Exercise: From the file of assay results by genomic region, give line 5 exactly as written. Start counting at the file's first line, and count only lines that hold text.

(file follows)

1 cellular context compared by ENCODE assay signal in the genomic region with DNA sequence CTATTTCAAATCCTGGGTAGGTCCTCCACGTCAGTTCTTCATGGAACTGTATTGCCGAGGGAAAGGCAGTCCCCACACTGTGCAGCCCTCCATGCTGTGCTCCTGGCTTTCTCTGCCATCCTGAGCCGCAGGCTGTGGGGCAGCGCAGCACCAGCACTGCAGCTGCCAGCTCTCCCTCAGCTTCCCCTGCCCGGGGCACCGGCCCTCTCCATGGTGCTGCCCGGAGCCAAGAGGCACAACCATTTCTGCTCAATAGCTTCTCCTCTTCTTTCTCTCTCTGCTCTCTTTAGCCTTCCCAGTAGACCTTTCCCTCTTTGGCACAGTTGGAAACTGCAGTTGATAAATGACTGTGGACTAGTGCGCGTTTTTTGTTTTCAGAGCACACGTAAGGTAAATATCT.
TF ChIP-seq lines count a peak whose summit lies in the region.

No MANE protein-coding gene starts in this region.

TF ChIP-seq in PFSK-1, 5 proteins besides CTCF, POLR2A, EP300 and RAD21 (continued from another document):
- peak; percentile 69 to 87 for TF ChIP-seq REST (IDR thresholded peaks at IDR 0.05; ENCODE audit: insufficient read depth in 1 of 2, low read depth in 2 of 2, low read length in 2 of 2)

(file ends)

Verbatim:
- peak; percentile 69 to 87 for TF ChIP-seq REST (IDR thresholded peaks at IDR 0.05; ENCODE audit: insufficient read depth in 1 of 2, low read depth in 2 of 2, low read length in 2 of 2)